A Status Update

A Status Update

We live in a culture which challenges your personal status every day. At the touch of our fingertips we read one status update after another on our favorite social media sites. In fact, usually multiple sites. Yet notice the words we use to describe a person’s update. If you look at the tab selected when you post something on Facebook it says “update status.” That’s what we attempt to do. Update our status… and do it in 140 characters or less. Because every time we read one of those posts from someone else, on how great their life is currently going and how life seems to be working better for them, it updates our status as well. Usually negatively. That’s why it’s become common to hear people talk about taking a break from social media for awhile.

This matters immensely. The myth is that this is just a personal concern for us to manage well. But it’s way beyond personal. Our perceived status is the multiplier for how we treat those around us.

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Our First Two Amendments

In light of so much that has happened lately, especially in my home state, I absolutely love this quote above from Brian Zahnd. It grieves me to watch Christians in America who primarily associate with our nation instead of our faith. It’s time for believers to actively stand against this.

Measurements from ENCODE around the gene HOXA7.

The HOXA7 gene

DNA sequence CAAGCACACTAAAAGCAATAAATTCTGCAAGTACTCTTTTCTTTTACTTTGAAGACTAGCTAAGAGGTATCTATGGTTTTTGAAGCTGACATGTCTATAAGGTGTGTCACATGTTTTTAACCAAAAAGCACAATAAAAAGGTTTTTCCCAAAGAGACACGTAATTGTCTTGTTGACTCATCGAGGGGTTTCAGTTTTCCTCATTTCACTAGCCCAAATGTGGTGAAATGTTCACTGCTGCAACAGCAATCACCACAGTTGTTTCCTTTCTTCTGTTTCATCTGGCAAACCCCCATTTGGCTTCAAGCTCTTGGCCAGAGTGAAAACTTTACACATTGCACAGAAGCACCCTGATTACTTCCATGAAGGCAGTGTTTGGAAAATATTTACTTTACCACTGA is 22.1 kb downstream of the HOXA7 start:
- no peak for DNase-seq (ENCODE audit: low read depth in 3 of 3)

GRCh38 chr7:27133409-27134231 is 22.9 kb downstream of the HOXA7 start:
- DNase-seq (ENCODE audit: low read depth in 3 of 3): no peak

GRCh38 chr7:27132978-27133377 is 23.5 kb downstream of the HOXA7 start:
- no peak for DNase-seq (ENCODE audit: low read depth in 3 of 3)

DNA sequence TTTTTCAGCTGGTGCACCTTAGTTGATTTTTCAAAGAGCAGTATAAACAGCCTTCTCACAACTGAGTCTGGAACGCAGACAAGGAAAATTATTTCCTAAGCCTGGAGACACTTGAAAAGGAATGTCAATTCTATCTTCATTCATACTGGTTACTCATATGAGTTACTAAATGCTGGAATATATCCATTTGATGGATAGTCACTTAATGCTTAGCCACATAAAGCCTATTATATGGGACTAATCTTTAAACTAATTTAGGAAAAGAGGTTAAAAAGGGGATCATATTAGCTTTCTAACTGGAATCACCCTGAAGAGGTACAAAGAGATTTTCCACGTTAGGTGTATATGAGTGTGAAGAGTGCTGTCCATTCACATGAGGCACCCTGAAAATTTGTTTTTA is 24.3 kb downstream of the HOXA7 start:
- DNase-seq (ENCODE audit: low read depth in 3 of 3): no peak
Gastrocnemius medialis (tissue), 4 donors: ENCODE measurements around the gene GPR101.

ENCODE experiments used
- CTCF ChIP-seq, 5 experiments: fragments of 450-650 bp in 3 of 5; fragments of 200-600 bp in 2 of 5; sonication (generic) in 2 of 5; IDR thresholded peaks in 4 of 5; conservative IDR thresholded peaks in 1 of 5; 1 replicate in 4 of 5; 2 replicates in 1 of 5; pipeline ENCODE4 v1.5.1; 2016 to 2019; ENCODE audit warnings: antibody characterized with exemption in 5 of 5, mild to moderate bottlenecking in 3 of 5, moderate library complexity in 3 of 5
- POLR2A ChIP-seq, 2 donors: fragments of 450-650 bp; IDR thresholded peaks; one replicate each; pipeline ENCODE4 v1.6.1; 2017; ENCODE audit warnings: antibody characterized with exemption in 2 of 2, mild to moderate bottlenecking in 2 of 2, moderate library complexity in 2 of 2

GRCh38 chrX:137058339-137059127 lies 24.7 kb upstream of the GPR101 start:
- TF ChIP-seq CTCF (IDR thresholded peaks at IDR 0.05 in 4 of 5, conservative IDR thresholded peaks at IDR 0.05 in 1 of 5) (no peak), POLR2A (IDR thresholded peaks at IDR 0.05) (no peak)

It’s time to celebrate the cross instead of the flag.

It’s time to serve the oppressed instead of worrying only about protecting our borders.

It’s time to extend rights to those who live differently than us.

It’s time to love others instead of defending our guns.

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Avoid the 13th Floor

Avoid the 13th Floor

What odd beliefs are you carrying around with you?

I considered this question as I stared at the buttons for a hotel elevator (weird things happen in my brain when it gets silent around me). As is common in many elevators, this one didn’t have a thirteenth floor. Now when you think about Americans culturally, we don’t seem like the superstitious type. Especially if you’ve travelled the world much. I remember a host family just about losing their minds when a friend of mine started whistling indoors when we were in Nepal. They equated that as him calling on demonic spirits. That’s superstitious.

But here we are, priding ourselves on being people of logic and reasoning, and we can’t include a thirteenth floor. Here’s the funny part, unless the building ends with the twelfth floor (as you can clearly see is not the case in the picture above), you still have a thirteenth floor. You’re just calling it something different. That’s superstitious.

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You Married the Wrong Person

You Married the Wrong Person

There’s something different about marriage these days. That’s probably the most understated sentence you’ll read all day! Consider some of the research: